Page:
Friday, April 27, 2001
Official questions park's safety
Facility built around abandoned sludge pond converted to lake
By Roger Alford
The Associated Press
PIKEVILLE, Ky. Grass has been sown, sidewalks built and security lighting installed around a small lake that soon could be opened to tourists on a mountain in Pike County.
Despite its pristine appearance, a state official worries that the property on Stone Mountain may not be safe.
Jeff Vansant, an environmental engineer and assistant chief of the Kentucky Division of Waste Management, questioned the wisdom of building the park around an abandoned coal-sludge pond similar to the one that failed last year and dumped 250 million gallons of black goo in Martin County.
In a 43-page memo to the Kentucky Department for Surface Mining Reclamation and Enforcement, Mr. Vansant said the 13-acre pond and 200 acres of adjacent land should be reclaimed, not opened as a tourist attraction.
Dennis Pinson, a security watchman, looks out over the coal-sludge pond developed into a recreational lake in Pike County.|
(Associated Press photo)
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Mr. Vansant questioned the stability of the pond, which has underground mines beneath it. He also questioned the stability of the dam.
We've opened an investigation based on the contents of the report, said Mark York, spokesman for the Kentucky Natural Resources Cabinet.
Mr. York declined to comment on whether that investigation might thwart Pike County's plan to open the property to the public.
I really would not want to speculate on any possible action we might take until the investigation is complete, he said.
Stone Mining Co. of Matewan, W.Va., donated the 13-acre sludge pond, now stocked with fish, to Pike County last month. Burt Melton, public-works commissioner for the county, said he's not sure when the property will be opened to the public.
That won't be my call, he said. It'll be up to the fiscal court.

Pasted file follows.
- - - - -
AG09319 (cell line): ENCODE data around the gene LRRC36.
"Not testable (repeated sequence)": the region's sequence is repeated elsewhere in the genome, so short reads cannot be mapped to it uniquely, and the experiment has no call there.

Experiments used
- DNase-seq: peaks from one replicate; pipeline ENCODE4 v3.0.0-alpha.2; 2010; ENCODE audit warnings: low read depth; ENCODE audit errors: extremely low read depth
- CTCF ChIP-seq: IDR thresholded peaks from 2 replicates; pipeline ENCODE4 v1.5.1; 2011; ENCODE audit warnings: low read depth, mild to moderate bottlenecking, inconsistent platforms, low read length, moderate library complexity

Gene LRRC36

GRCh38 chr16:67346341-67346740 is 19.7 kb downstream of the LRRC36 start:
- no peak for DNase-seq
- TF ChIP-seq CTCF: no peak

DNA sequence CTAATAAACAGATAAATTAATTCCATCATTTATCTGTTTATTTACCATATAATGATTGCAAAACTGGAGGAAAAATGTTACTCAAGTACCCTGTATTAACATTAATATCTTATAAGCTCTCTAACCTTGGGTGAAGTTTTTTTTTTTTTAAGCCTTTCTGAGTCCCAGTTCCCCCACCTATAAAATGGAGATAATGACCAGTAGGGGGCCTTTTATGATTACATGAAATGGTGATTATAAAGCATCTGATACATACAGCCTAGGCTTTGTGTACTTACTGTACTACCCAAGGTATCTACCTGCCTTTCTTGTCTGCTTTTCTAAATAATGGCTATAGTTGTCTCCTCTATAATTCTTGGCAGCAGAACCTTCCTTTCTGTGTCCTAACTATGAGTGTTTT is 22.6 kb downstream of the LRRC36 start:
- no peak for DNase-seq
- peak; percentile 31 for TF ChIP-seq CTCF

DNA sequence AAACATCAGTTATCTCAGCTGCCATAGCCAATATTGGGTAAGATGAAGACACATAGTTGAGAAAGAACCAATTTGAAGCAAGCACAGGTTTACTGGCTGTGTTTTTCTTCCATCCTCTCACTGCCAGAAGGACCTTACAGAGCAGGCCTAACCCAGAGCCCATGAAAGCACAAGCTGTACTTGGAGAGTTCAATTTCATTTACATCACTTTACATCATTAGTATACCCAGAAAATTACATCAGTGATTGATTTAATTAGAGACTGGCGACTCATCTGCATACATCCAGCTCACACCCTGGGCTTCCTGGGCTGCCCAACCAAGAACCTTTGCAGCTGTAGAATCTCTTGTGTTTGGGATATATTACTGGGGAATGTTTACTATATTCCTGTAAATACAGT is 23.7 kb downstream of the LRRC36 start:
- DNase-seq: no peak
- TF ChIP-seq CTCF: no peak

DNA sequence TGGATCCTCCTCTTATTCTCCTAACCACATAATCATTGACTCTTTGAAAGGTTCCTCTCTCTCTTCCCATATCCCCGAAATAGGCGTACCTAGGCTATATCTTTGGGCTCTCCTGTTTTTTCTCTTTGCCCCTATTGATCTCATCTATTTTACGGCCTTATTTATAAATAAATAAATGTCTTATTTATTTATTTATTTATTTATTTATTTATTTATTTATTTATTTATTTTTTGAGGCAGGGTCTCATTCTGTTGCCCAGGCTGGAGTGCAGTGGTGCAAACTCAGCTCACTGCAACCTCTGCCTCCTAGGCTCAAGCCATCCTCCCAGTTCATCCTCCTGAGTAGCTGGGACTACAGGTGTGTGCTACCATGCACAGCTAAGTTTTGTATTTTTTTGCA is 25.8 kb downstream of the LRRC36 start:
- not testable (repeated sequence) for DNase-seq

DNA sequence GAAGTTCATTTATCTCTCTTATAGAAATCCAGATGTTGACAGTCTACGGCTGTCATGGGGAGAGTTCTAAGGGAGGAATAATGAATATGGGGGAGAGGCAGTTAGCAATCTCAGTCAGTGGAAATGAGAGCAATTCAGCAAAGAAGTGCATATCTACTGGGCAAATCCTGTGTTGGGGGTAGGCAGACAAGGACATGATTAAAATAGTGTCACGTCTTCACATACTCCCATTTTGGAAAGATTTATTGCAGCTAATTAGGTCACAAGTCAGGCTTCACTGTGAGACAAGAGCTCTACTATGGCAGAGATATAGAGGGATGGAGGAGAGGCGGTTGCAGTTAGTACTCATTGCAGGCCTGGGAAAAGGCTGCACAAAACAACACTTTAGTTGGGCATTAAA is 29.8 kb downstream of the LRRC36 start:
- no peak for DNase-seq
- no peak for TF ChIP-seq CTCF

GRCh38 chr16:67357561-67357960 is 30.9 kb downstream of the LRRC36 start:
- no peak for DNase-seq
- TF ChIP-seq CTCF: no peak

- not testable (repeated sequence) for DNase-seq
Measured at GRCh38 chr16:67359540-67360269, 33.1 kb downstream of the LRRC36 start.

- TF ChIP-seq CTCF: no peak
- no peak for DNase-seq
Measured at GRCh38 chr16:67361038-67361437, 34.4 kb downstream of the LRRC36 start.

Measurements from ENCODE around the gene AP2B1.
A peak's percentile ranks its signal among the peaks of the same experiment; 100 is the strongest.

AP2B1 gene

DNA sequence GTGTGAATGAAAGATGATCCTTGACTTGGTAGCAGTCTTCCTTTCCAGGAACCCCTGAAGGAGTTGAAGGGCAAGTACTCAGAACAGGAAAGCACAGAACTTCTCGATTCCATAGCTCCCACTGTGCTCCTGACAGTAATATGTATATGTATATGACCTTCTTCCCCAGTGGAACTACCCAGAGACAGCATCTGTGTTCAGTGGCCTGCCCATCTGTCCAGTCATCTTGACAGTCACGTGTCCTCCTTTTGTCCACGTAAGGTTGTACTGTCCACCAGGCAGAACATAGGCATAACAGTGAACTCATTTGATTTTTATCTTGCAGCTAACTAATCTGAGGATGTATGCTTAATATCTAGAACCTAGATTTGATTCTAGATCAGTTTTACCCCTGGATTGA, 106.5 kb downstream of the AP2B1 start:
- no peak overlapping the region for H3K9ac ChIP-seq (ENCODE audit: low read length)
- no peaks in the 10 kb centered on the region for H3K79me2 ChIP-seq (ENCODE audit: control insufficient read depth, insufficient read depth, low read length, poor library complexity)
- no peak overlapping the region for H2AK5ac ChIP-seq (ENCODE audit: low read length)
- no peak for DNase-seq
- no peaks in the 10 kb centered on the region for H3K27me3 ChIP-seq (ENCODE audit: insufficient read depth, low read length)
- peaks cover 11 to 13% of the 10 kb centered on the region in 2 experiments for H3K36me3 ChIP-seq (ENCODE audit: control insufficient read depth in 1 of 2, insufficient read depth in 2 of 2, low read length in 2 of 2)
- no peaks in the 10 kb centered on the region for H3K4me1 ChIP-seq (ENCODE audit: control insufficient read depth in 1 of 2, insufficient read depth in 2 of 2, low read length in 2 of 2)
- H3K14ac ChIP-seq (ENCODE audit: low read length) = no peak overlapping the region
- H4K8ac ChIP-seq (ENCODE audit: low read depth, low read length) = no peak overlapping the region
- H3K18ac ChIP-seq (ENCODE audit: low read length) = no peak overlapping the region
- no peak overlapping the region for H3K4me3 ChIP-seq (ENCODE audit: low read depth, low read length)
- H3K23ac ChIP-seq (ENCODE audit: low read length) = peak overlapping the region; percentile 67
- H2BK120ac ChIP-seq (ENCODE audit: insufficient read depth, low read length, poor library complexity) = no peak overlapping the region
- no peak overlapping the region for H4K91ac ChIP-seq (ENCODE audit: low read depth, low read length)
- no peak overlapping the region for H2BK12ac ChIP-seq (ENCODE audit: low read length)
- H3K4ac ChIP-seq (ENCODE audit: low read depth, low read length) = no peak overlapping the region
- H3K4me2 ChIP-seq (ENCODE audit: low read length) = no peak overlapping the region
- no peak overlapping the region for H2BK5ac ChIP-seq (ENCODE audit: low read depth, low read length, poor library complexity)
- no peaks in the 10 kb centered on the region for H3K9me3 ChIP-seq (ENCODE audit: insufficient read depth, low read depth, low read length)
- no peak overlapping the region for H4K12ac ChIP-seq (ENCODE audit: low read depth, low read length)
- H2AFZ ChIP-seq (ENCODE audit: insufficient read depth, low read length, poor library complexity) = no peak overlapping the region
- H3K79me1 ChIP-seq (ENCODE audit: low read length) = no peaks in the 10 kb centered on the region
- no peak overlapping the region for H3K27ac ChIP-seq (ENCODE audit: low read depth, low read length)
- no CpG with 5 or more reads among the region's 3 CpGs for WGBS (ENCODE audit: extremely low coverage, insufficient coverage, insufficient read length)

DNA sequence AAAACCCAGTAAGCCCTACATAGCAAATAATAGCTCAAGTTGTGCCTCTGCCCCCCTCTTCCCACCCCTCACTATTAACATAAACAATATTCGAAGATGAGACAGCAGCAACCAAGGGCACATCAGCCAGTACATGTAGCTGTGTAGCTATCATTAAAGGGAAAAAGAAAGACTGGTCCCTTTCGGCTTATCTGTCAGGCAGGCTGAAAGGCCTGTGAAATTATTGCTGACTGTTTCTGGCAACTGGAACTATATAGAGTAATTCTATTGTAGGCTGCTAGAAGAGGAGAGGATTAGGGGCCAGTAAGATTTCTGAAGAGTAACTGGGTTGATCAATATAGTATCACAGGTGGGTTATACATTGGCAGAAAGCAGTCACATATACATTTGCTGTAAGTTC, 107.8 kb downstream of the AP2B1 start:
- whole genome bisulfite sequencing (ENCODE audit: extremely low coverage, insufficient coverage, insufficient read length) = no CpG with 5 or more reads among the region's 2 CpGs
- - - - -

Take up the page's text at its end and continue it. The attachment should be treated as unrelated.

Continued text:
Officials from the Kentucky Department for Surface Mining Reclamation and Enforcement, the U.S. Office of Surface Mining and the U.S. Mine Safety and Health Administration gave their approval for the property to be donated to the county.
Stone Mining has also built a paved road and three picnic shelters on the property.
David Cooper, a member of the environmental group Kentuckians for the Commonwealth, said he was shocked that Pike County had accepted ownership of the sludge pond.
I think the officials in Pike County had to be insane to accept the liability of the sludge pond, Mr. Cooper said. Someone should tell those folks what happened in Martin County.
An underground mine collapsed beneath a 70-acre sludge pond on a mountaintop outside Inez on Oct. 11, creating a leak that allowed slurry to burst through abandoned mine portals and into streams. The U.S. Environmental Protection Agency called the spill one of the Southeast's worst environmental disasters.
Pike County Judge-Executive Karen Gibson said Mr. Vansant's comments have raised concerns locally.
I'm taking everything he said seriously, she said. If there was any possibility that it wasn't a safe lake, we'll ask that it be drained.
Ms. Gibson said she doesn't think that will be necessary.
I think they're going to come back with a report that says it's still safe, she said.
MSHA has already done just that. Kathy Snyder, a spokeswoman for the federal agency, said inspectors made a site visit last week and found no defects that would stop the lake from being used for recreational purposes.
The agency categorized the pond as having a low risk of failing.
By donating the land to Pike County, Mr. Vansant said the company no longer faces the expensive task of reclaiming the land. In addition, Mr. Vansant said, the company no longer faces financial and legal repercussions if the pond were to fail. He said Pike County now bears that burden.
Mr. Vansant recommended that Pike County pay to drain the lake and fill it with soil to eliminate the possibility of a sludge spill. By doing that, he said, residents won't have to worry about being hit by a wall of black water.
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